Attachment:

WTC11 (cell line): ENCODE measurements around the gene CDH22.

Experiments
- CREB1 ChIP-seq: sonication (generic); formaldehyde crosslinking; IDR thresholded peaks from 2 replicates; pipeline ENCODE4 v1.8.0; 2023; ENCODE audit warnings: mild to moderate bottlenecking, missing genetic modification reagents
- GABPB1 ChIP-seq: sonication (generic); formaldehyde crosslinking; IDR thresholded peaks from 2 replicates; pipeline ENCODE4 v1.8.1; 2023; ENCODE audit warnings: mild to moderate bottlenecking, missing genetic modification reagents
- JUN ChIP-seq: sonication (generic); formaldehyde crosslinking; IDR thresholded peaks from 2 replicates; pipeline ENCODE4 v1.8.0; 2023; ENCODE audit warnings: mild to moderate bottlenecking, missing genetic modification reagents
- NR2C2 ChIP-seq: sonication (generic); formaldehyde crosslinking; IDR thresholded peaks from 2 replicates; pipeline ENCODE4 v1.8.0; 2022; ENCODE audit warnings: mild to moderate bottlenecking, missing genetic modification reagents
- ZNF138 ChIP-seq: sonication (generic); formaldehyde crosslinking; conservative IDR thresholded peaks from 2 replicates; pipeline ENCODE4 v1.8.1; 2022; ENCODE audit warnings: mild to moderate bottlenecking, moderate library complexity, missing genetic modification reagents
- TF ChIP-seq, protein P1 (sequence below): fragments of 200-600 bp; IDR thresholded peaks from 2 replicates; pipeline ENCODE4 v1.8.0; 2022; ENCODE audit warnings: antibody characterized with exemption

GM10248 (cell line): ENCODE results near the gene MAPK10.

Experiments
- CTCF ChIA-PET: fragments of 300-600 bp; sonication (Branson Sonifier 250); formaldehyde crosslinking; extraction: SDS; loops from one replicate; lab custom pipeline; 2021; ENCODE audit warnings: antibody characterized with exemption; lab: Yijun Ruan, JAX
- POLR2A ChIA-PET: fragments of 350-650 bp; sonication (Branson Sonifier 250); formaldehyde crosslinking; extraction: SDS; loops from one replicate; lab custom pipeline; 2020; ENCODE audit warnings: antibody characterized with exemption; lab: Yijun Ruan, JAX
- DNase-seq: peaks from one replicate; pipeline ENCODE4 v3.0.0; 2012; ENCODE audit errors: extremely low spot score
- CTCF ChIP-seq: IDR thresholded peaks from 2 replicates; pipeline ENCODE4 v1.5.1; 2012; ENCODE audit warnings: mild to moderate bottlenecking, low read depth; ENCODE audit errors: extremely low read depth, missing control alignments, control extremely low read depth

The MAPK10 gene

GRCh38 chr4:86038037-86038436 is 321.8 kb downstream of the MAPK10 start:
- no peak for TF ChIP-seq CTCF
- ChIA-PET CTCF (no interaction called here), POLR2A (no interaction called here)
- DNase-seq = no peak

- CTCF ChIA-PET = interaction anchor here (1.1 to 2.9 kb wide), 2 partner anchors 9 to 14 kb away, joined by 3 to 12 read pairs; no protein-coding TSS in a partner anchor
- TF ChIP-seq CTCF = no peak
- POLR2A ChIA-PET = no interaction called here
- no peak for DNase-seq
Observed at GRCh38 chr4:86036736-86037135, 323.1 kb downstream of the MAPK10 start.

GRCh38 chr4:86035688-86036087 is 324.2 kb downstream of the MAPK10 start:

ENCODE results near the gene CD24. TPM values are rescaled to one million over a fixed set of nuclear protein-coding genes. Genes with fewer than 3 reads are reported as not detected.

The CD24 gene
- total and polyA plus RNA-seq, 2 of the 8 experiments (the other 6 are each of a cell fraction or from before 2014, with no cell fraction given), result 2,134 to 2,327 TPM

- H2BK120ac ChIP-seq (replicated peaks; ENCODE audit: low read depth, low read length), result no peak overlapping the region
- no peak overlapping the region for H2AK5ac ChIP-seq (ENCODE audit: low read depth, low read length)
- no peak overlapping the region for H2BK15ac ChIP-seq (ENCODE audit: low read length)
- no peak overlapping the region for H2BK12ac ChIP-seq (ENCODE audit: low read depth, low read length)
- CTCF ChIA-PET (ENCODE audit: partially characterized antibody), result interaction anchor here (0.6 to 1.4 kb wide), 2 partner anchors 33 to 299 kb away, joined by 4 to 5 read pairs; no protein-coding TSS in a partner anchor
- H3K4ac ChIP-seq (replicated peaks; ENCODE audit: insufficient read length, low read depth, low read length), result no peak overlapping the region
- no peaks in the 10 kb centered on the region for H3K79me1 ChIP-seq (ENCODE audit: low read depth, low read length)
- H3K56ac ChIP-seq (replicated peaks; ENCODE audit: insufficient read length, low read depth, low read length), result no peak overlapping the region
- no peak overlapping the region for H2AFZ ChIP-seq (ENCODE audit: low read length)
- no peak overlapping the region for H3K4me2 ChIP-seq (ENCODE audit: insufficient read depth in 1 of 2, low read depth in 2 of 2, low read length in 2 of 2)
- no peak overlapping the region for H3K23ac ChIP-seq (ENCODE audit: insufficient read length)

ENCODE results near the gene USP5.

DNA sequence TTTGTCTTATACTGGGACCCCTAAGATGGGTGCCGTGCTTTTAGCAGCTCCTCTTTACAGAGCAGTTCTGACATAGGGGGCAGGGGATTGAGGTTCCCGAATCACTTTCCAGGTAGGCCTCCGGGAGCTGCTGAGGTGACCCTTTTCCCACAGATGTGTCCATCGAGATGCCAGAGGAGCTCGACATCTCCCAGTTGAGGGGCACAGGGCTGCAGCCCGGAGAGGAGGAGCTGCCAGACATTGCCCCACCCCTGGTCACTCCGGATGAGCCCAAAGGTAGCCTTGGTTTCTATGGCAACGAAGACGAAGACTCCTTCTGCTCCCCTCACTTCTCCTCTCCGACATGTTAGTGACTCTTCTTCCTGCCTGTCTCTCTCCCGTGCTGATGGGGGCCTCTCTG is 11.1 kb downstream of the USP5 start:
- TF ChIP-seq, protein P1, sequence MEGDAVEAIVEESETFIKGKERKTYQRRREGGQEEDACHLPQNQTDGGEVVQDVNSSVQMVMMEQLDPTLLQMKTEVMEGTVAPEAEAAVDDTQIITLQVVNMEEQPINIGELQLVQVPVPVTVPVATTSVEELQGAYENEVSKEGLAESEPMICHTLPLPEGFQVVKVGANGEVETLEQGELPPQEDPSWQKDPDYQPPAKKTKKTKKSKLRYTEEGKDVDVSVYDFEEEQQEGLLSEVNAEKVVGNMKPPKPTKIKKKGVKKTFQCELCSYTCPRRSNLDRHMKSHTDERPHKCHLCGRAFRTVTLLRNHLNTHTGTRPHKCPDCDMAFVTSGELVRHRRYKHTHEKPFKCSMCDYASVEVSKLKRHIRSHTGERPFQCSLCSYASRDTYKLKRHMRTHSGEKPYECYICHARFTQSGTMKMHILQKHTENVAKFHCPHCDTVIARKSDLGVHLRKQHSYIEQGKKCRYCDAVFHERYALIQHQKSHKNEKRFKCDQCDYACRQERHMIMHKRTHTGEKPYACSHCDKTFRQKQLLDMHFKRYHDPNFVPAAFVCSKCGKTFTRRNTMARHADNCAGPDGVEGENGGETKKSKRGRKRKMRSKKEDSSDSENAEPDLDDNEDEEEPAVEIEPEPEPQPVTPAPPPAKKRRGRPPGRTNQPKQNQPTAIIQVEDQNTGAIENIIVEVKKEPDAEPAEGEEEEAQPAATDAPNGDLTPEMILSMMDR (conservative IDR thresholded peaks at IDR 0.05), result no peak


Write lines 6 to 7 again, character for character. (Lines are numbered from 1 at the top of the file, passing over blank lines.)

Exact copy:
- NR2C2 ChIP-seq: sonication (generic); formaldehyde crosslinking; IDR thresholded peaks from 2 replicates; pipeline ENCODE4 v1.8.0; 2022; ENCODE audit warnings: mild to moderate bottlenecking, missing genetic modification reagents
- ZNF138 ChIP-seq: sonication (generic); formaldehyde crosslinking; conservative IDR thresholded peaks from 2 replicates; pipeline ENCODE4 v1.8.1; 2022; ENCODE audit warnings: mild to moderate bottlenecking, moderate library complexity, missing genetic modification reagents